Jimmy Carter's Book Stirs Criticism, ComplaintA new book by former president Jimmy Carter is generating wide controversy. Palestine: Peace Not Apartheid charts the Arab-Israeli peace process from President Carter's time in the White House in the late 1970s to present day. Pro-Israel groups are offended, and say the book is unworthy of a former U.S. president.
"I realized when I chose this title that it would be provocative," he said. "I hope it provokes people to actually read the book and to find out the facts."
In the book, Carter sites failure on all sides -- the Palestinians, Israel, the U.S. -- to bring about a a peace deal. But the book is particularly critical of Israel, likening its policies in the Palestinian territories to the former policy of apartheid in South Africa.
William Quandt, now at the University of Virginia, was a member of Carter's National Security Council. Quandt was actively involved in the Camp David Accords. He says the title and the content of the book is probably meant to shock.
"I think in Carter's mind, it is probably viewed as a fair warning," Quandt says. "Not so much a statement that Israel has become an apartheid-like ruler over the Palestinian territories, but that it's on its way to becoming that. And there is a certain risk that is where Israel is heading with the building of settlements and the roads and the separation barrier, wall, and things like that."
Quandt says he's not surprised the former president would write what's seen as a provocative book. He says during his term in the White House, the former president would often ignore his political advisers -- and just do what he thought was right.
"He has a tendency -- there's a moral streak, some would say moralistic streak -- where if he thinks he's doing the right thing, he's just going to do it no matter what," Quandt notes.
The book has generated enormous criticism. There are complaints largely by pro-Israeli groups that Mr. Carter's facts are skewed, misguided, or just plain wrong. And that the book is harshly one-sided against Israel.
A fellow from President Carter's own foundation, Kenneth Stein, has resigned in protest.
Meanwhile, Rabbi Marvin Hier, the founder and dean of the Simon Wiesenthal Center, says his organization has received over 20,000 letters of complaint, so far, against President Carter.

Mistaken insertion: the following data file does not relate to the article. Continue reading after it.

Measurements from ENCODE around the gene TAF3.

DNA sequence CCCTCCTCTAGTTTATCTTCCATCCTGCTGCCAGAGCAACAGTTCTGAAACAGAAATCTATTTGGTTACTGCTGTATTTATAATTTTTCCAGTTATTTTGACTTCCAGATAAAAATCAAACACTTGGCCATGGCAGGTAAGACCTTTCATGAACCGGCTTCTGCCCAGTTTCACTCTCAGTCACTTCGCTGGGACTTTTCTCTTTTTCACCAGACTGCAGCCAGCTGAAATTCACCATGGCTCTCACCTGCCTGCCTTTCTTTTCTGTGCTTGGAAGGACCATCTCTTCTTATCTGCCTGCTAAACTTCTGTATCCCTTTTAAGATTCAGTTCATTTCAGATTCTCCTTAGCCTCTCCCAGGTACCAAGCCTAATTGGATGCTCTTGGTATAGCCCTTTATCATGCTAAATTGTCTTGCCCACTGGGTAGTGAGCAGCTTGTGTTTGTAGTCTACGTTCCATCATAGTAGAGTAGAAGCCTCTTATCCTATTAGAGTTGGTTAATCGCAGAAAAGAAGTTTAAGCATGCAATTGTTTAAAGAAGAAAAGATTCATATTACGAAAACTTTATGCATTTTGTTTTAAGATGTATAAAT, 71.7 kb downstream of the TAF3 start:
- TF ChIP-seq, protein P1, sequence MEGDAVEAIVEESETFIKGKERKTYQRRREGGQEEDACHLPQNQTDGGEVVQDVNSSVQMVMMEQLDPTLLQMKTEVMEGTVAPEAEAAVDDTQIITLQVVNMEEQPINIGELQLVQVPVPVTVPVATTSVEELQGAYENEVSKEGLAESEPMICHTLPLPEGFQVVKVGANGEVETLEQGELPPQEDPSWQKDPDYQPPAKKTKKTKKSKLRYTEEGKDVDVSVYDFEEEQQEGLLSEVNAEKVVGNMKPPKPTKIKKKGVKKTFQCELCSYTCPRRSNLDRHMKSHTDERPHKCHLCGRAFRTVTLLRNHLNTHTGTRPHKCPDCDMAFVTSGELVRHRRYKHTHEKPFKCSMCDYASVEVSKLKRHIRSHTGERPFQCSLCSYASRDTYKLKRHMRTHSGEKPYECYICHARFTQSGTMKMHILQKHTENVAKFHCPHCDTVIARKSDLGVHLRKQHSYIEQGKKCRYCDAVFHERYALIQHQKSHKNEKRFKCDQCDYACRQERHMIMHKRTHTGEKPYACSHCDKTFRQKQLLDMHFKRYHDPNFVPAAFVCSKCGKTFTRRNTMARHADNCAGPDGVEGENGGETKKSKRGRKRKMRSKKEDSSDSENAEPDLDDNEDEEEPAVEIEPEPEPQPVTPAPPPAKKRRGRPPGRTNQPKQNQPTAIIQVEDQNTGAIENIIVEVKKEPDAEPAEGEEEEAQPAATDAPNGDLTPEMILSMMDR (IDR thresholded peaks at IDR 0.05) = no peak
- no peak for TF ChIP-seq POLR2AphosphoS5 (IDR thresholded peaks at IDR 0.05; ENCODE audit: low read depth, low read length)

"People say that this is not the same Jimmy Carter who brokered the historic accord between Egypt and Israel," Hier says. "It is unfair, and unworthy of a former president. He should be ashamed of himself frankly."
David Makovsky of the Washington Institution for Near East policy says he admires President Carter for his part in the Camp David accords. But Makovsky adds that Carter's role as former president, and as the winner of the 2002 Nobel peace prize, carries certain obligations.
"For me it's regrettable," Makovsky says. "I feel Arabs look up to President Carter, and he could tell them in very straightforward way what they need to do. He could be very critical of Israel at the same time, but I feel the overall tone of the book places the entire onus of this conflict on Israel."
Zbigniew Brzezinski, Carter's national security advisor during the late 1970s, says the former president essentially sees the Palestinians as being repressed. But, Brzezinksi says, it's wrong to think Carter uses this book as a way to bash Israelis.
"I think the point of the book is to simply remind the American people of this underlying social tragedy that exists and which has locked these two peoples in a scorpion-like embrace," Brzezinski says. "And I think it's a call in a sense to the outside world to do something about the situation."
But as one analyst said, it will take more than just a controversial book by a former president to resolve the deep-rooted conflict between Arabs and Israelis.